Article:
Advances in manufacturing technologies are revolutionizing industry, impacting almost every employment sector from electronics, biotechnology, biomedicine and pharmaceuticals to agriculture, food production, printing and publishing, plastics, metals, and others. As products are becoming more refined, concepts in nanotechnology are being implemented into common industry practices. Nanotechnology is defined as any technology related to developing materials or structures with features on the nanometer scale (less than 1 micrometer). Examples of these technologies are thin films, fine particles, chemical synthesis, advanced micro-lithography, and atomic/molecular engineering.
The National Science Foundation estimates that two million skilled, high-tech workers will be needed worldwide by 2015-one million in the United States-in high-tech industries such as optoelectronics, microelectronics and pharmaceuticals. Salaries for Advanced Manufacturing graduates with an associate degree range from $35,000 to $55,000 per year, while those with bachelor and master's degrees can expect much higher compensation.
As a student in the four-semester Advanced Manufacturing degree program, you will spend the first three semesters taking general education and science courses at the Venango and Clarion campuses. A capstone Advanced Manufacturing course will be offered in the third semester at the Gregory Barnes Center for Biotechnology Business Development at the Clarion campus.
You will spend your fourth and final semester at Penn State University as a Nanofabrication Manufacturing Technology (NMT) Semester student. There you'll receive the most current, hands-on exposure available in nanofabrication manufacturing and characterization technology.
What is Advanced Manufacturing?
Nanotechnology is any technology related to developing materials or structures with features on the nanometer scale (less than 1 micrometer). A true sci-tech revolution has begun that is based upon our ability to systematically organize and manipulate matter on the nanometer length scale. Examples of nanotechnology are thin films, fine particles, chemical synthesis, advanced micro-lithography, and atomic/molecular engineering.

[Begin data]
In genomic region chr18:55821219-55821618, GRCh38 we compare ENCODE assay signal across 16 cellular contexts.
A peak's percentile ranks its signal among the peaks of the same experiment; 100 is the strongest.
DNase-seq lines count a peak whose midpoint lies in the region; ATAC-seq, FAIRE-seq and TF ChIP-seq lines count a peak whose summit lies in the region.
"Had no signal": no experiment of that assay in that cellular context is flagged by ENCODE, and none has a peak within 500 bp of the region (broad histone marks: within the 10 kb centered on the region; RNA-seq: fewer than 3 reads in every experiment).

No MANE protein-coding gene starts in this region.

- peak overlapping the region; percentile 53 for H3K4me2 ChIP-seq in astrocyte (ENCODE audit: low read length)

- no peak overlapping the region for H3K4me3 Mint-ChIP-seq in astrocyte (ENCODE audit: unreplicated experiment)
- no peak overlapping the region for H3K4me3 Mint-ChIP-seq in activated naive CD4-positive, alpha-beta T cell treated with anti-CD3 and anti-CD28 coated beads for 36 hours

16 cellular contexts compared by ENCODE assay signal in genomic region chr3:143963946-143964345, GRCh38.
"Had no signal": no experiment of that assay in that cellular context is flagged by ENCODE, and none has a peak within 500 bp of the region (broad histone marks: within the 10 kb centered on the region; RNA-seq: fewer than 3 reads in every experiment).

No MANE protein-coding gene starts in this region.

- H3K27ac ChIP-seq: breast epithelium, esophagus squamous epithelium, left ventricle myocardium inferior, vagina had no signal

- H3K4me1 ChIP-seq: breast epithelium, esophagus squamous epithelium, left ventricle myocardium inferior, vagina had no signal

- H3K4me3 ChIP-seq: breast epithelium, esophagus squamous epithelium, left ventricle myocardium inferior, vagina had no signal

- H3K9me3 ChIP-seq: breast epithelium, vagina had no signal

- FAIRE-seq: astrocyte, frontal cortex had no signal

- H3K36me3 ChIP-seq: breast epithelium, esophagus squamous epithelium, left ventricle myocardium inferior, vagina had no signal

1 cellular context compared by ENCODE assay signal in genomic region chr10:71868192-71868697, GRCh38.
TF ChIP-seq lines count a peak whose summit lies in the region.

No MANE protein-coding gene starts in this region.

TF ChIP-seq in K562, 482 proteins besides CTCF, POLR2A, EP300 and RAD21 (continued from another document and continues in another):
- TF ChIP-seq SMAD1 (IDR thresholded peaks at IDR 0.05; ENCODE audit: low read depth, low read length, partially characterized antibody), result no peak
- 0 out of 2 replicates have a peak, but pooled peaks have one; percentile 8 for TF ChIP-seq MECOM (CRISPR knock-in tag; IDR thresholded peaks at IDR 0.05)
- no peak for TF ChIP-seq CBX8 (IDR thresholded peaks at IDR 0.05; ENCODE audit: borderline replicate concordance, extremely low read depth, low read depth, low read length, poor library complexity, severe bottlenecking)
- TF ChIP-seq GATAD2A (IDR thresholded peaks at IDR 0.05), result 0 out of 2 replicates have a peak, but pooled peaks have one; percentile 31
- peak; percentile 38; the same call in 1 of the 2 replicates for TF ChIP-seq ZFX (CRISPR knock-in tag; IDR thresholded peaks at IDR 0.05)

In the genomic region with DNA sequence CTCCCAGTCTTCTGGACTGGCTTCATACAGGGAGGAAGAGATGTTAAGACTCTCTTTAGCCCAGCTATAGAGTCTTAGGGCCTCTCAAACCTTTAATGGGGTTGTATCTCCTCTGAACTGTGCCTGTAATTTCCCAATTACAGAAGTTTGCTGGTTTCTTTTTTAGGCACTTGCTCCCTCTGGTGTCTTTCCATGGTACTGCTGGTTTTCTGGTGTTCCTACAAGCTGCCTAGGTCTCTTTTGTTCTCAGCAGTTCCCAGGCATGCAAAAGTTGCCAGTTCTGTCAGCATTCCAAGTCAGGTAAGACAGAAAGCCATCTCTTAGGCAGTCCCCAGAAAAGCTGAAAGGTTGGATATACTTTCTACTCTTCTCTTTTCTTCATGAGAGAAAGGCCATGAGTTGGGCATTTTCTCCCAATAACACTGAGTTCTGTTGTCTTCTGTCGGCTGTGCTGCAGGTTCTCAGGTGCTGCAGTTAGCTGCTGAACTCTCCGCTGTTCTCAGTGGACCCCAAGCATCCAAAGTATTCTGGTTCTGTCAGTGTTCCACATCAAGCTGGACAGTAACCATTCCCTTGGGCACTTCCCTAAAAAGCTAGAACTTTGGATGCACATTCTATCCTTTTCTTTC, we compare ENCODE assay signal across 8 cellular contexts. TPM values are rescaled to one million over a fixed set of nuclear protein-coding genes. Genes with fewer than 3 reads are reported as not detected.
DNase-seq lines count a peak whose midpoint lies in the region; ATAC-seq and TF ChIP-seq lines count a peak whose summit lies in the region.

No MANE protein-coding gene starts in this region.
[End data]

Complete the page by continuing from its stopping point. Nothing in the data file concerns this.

What is the future of nanotechnology?
The National Science Foundation estimates that two million skilled nanotechnology workers will be needed worldwide by 2015 - one million of them in the United States. High-tech industries like optoelectronics, microelectronics, and pharmaceuticals.
Where can I expect to find a job?
The Federal Government states that nanotechnology "is likely to change the way almost everything - from vaccines to computers to automobile tires to objects not yet imaginable - is designed and made." In the future, nearly all high-tech manufacturing company will utilize nanotechnology.
There are a broad range of opportunities for Advanced Manufacturing, such as Industrial Engineering Technicians, Industrial Engineers, Industrial Production Mechanic, Inspectors, Drafters, Chemical, Pharmaceutical & Materials workers. Industries are increasingly relying upon nanofabrication technology.
What is the work environment like?
The environment can range from a traditional powdered metal facility with additional safety protocols to working in a cleanroom-a highly disciplined, ultra-clean world of machining at the atomic level.
What type of equipment will I use?
The equipment used for machining at the atomic level falls into three categories: current industry tools used for manufacturing, instruments that fabricate or control nanoscale structures, and tools to characterize what has been developed. Just like the traditional manufacturing work place, the sophisticated equipment used usually requires a team of operators, technician, and engineers.
18 Credit Capstone Semester
Students will attend Penn State University in State College, PA, during their final semester. As a Nanofabrication Manufacturing Technology (NMT) Semester student, you'll receive the most current, hands-on exposure available in nanofabrication manufacturing and characterization technology. You'll work in groups with other students from different schools and diverse backgrounds, enhancing each other's experience. Courses taken will include, Materials, Safety & Equipment; Basic Nanotechnology Processes; Materials; Patterning; Materials Modification; Characterization, and Testing of Nanotechnology Structures and Materials.
AAS-IT graduates can expect salary offers up to $35,000 to $55,000 per year. Graduates with a baccalaureate degree can expect salary offers up to $65,000. Students who choose to continue their education may reach the $100,000 range.